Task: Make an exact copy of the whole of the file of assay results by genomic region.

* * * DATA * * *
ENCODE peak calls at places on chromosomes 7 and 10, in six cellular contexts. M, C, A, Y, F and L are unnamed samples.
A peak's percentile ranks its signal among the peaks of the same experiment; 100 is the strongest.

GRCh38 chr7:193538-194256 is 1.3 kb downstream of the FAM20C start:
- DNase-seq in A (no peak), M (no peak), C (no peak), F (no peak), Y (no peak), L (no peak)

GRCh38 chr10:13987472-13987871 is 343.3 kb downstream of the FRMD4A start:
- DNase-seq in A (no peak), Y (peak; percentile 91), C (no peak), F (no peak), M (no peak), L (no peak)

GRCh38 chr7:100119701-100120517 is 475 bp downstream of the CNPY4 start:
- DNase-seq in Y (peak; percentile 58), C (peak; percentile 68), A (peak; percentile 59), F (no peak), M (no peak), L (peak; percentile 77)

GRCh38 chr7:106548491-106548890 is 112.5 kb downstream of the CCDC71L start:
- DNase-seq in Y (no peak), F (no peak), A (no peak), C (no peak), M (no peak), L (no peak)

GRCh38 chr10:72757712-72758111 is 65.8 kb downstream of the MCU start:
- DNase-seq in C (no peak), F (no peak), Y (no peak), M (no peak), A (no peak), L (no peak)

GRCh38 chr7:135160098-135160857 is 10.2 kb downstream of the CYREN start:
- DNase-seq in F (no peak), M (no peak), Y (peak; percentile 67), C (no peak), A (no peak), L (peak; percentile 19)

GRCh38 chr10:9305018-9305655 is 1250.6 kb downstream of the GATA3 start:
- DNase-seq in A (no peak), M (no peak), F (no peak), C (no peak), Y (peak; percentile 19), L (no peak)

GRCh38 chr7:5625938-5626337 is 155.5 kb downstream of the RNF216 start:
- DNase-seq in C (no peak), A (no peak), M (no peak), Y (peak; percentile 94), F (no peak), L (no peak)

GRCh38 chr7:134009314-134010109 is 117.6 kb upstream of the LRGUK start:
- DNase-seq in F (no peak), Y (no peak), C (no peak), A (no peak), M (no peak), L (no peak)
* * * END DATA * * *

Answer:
ENCODE peak calls at places on chromosomes 7 and 10, in six cellular contexts. M, C, A, Y, F and L are unnamed samples.
A peak's percentile ranks its signal among the peaks of the same experiment; 100 is the strongest.

GRCh38 chr7:193538-194256 is 1.3 kb downstream of the FAM20C start:
- DNase-seq in A (no peak), M (no peak), C (no peak), F (no peak), Y (no peak), L (no peak)

GRCh38 chr10:13987472-13987871 is 343.3 kb downstream of the FRMD4A start:
- DNase-seq in A (no peak), Y (peak; percentile 91), C (no peak), F (no peak), M (no peak), L (no peak)

GRCh38 chr7:100119701-100120517 is 475 bp downstream of the CNPY4 start:
- DNase-seq in Y (peak; percentile 58), C (peak; percentile 68), A (peak; percentile 59), F (no peak), M (no peak), L (peak; percentile 77)

GRCh38 chr7:106548491-106548890 is 112.5 kb downstream of the CCDC71L start:
- DNase-seq in Y (no peak), F (no peak), A (no peak), C (no peak), M (no peak), L (no peak)

GRCh38 chr10:72757712-72758111 is 65.8 kb downstream of the MCU start:
- DNase-seq in C (no peak), F (no peak), Y (no peak), M (no peak), A (no peak), L (no peak)

GRCh38 chr7:135160098-135160857 is 10.2 kb downstream of the CYREN start:
- DNase-seq in F (no peak), M (no peak), Y (peak; percentile 67), C (no peak), A (no peak), L (peak; percentile 19)

GRCh38 chr10:9305018-9305655 is 1250.6 kb downstream of the GATA3 start:
- DNase-seq in A (no peak), M (no peak), F (no peak), C (no peak), Y (peak; percentile 19), L (no peak)

GRCh38 chr7:5625938-5626337 is 155.5 kb downstream of the RNF216 start:
- DNase-seq in C (no peak), A (no peak), M (no peak), Y (peak; percentile 94), F (no peak), L (no peak)

GRCh38 chr7:134009314-134010109 is 117.6 kb upstream of the LRGUK start:
- DNase-seq in F (no peak), Y (no peak), C (no peak), A (no peak), M (no peak), L (no peak)